cIt is char type, the alignment request is 1, I is int type, alignment request is 4, s is short type, alignment request is 2. So MyObject takes the biggest part, that is, 4 as his alignment requirement. If a MyObject type variable is declared in a function,The initial address of the memory allocated to this variable can be divisible by 4.

Let’s look at the member variables of the MyObject. C is the first member variable of MyObject, so its byte count offset is 0, that is, variable C occupies the first byte of MyObject. The alignment requirement of I is 4, so the byte count offset must be a multiple of 4.Because the variable I must be behind the variable C, the I byte number offset is 4, that is, the variable I occupies fifth to eighth byte of MyObject, and second to fourth byte is blank filling (padding). The alignment requirement for S is 2, and because s must be inSo the number of bytes of S is 8, that is to say, variable s occupies ninth and tenth byte of MyObject, I. In addition, because each element of struct, class and union arrays should be aligned in memory, struc is generally used.The size of the T, class, and union is all the integer times of this type of alignment, so the size of the MyObject is 12, that is, the variable s will have a blank filling of 2 byte.

Because all memory access in C++ is accessed through the read and write of the variable, this mechanism ensures that all variables satisfy the memory alignment, and that all memory access in the program is aligned.

Of course, C++ will not prevent us from accessing unaligned memory. For example, the following code is likely to access unaligned memory:

char buf[10];
int* ptr = (int*)(buf + 1);
++*ptr;

This kind of code is also encountered in our actual work. In fact, this writing is dangerous because he will probably visit unaligned memory. This is why writing c++ is not recommended for C style conversion, but for static_cast, dyna.Mic_cast, const_cast and reinterpret_cast. In this case, the above code must use reinterpret_cast. As we all know, reinterpret_cast is very dangerous, maybe.There will be a way to avoid such logic.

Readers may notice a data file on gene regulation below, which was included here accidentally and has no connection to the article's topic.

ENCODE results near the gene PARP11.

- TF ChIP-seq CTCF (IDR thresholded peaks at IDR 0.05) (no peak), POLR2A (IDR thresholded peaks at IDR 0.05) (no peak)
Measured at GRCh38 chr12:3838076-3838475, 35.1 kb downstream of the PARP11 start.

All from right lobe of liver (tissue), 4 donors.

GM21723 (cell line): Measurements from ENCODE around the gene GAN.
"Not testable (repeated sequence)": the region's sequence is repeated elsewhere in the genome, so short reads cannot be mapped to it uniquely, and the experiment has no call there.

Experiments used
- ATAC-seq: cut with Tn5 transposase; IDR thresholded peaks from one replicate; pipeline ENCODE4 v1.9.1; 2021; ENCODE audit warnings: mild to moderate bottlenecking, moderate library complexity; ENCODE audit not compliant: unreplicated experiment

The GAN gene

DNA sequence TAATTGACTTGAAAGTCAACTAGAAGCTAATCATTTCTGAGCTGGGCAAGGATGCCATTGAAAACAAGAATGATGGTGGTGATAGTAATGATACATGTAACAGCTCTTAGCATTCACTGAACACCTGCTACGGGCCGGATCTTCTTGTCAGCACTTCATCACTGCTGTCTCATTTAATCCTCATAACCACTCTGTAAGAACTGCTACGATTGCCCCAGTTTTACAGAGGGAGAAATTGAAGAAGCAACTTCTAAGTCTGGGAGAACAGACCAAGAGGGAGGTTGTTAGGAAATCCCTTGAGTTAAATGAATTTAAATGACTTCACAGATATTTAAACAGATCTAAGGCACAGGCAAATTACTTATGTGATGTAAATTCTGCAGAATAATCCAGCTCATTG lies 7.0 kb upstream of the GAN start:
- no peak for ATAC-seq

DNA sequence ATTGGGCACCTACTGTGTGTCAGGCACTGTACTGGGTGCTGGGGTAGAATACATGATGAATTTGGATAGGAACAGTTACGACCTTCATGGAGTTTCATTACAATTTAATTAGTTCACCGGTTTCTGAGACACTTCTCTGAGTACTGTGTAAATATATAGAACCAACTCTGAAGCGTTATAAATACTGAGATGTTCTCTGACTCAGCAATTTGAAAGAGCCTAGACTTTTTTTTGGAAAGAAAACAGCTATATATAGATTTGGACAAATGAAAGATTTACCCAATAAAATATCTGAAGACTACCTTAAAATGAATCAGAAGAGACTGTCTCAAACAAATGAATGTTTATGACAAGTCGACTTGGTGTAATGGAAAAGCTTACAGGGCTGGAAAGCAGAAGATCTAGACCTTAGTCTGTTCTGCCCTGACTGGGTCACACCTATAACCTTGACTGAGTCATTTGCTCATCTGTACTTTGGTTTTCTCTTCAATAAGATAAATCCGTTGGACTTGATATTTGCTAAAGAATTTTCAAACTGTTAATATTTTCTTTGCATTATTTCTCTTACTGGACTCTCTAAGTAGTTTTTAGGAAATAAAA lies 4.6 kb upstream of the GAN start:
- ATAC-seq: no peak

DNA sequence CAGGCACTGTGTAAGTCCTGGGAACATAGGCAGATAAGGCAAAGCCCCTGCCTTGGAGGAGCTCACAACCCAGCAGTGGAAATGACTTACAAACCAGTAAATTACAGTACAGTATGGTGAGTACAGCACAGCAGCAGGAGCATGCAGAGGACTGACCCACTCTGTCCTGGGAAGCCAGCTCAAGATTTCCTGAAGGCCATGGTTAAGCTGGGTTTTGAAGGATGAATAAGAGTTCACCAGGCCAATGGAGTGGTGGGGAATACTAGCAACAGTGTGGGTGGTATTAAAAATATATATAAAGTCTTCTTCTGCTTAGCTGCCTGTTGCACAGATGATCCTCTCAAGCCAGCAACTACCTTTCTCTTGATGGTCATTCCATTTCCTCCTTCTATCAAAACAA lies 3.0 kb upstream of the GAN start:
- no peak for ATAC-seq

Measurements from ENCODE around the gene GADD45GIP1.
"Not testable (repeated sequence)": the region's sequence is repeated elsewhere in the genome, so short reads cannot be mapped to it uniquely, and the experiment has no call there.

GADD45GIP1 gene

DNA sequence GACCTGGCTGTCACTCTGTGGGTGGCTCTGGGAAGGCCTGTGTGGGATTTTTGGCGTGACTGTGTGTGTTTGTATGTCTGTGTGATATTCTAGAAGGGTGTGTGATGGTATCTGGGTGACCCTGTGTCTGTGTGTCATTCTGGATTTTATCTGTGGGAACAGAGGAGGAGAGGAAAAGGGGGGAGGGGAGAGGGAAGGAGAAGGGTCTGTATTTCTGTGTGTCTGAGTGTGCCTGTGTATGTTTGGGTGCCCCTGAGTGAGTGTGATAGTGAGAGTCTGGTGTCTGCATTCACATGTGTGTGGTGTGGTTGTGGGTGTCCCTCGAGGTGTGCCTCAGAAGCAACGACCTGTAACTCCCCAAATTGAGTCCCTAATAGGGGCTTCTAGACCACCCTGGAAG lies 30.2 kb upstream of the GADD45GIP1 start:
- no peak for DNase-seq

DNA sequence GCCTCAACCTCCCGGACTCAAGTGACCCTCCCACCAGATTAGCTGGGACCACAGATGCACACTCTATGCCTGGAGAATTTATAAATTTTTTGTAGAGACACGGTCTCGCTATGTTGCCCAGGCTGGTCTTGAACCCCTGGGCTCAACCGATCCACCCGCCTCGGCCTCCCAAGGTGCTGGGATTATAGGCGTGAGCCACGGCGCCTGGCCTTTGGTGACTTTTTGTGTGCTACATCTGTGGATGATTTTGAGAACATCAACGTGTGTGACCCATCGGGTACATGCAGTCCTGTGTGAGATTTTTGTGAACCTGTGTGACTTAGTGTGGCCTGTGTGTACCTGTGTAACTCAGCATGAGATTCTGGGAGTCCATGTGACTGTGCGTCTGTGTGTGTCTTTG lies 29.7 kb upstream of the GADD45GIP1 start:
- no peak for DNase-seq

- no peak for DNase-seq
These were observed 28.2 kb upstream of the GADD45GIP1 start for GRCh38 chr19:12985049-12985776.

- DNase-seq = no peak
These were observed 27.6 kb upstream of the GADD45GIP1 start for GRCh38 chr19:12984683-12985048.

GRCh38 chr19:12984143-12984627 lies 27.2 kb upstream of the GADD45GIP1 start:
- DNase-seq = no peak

Unaligned memory access to common CPU

According to Intel’s latest Intel 64 and IA-32 architecture instructions, both Intel 64 and IA-32 architectures support unaligned memory access, but there will be additional performance overhead (see http://www.intel.com/produc)Ts/processor/manuals). But in fact, the recent Core series CPU has been able to access unaligned memory without extra cost.

The most common ARMv8 architecture on a mobile phone, if it is an unaligned memory access that is normal, without multi core synchronization, can generate a alignment fault or perform an unaligned memory operation. In other words, will it be wrong or normal?To see the implementation of the specific CPU. There are limits to normal operation. For example, we can not guarantee the atomicity of reading and writing (except the operation of a byte), and it is likely to generate additional overhead. (see https://developer.arm.com/doc for details)S/ddi0487/latest/arm-architecture-reference-manual-armv8-for-armv8-a-architecture-profile). Co in ARMv8The rtex-A series, a common CPU family on mobile phones, can handle unaligned memory access normally, but in general, there will be additional overhead (see http://infocenter.arm.com/help/index.jsp? Topic=/)Com.arm.doc.faqs/ka15414.html).